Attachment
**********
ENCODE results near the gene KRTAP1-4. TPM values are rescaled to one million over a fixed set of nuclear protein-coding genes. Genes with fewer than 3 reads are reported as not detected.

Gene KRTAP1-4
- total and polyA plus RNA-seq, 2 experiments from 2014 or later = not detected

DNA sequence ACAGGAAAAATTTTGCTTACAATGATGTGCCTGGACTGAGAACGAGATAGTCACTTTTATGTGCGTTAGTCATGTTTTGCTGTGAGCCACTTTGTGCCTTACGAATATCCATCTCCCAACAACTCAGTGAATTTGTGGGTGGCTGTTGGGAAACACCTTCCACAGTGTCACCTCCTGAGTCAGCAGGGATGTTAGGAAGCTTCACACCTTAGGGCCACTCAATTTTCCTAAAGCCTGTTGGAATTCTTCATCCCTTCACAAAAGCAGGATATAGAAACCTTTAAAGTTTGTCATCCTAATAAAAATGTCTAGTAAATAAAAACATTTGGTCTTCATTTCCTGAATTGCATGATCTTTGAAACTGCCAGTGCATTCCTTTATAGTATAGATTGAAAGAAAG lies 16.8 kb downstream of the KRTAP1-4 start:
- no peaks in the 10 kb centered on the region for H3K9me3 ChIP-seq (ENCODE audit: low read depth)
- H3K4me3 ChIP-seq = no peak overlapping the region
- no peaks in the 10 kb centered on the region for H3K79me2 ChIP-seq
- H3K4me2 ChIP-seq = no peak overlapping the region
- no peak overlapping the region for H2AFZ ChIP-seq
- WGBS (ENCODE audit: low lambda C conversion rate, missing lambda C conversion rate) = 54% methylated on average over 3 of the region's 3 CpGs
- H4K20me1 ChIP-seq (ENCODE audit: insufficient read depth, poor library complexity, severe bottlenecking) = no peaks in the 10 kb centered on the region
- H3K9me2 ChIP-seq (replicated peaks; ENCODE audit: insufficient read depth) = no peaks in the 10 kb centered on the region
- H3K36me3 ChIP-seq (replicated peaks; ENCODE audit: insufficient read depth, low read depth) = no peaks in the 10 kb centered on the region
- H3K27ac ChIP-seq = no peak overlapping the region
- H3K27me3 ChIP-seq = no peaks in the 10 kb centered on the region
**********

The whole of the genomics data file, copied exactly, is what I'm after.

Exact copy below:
ENCODE results near the gene KRTAP1-4. TPM values are rescaled to one million over a fixed set of nuclear protein-coding genes. Genes with fewer than 3 reads are reported as not detected.

Gene KRTAP1-4
- total and polyA plus RNA-seq, 2 experiments from 2014 or later = not detected

DNA sequence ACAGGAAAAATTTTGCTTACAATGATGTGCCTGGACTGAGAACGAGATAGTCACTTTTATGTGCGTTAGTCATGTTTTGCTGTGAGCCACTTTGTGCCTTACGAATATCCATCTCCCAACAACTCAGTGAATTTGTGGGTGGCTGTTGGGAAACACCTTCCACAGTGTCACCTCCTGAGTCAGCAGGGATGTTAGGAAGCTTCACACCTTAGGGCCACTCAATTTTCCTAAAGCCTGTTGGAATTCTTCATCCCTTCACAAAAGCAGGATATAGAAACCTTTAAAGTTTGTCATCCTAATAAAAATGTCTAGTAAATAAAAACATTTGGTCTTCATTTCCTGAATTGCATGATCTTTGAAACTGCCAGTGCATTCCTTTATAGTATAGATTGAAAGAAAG lies 16.8 kb downstream of the KRTAP1-4 start:
- no peaks in the 10 kb centered on the region for H3K9me3 ChIP-seq (ENCODE audit: low read depth)
- H3K4me3 ChIP-seq = no peak overlapping the region
- no peaks in the 10 kb centered on the region for H3K79me2 ChIP-seq
- H3K4me2 ChIP-seq = no peak overlapping the region
- no peak overlapping the region for H2AFZ ChIP-seq
- WGBS (ENCODE audit: low lambda C conversion rate, missing lambda C conversion rate) = 54% methylated on average over 3 of the region's 3 CpGs
- H4K20me1 ChIP-seq (ENCODE audit: insufficient read depth, poor library complexity, severe bottlenecking) = no peaks in the 10 kb centered on the region
- H3K9me2 ChIP-seq (replicated peaks; ENCODE audit: insufficient read depth) = no peaks in the 10 kb centered on the region
- H3K36me3 ChIP-seq (replicated peaks; ENCODE audit: insufficient read depth, low read depth) = no peaks in the 10 kb centered on the region
- H3K27ac ChIP-seq = no peak overlapping the region
- H3K27me3 ChIP-seq = no peaks in the 10 kb centered on the region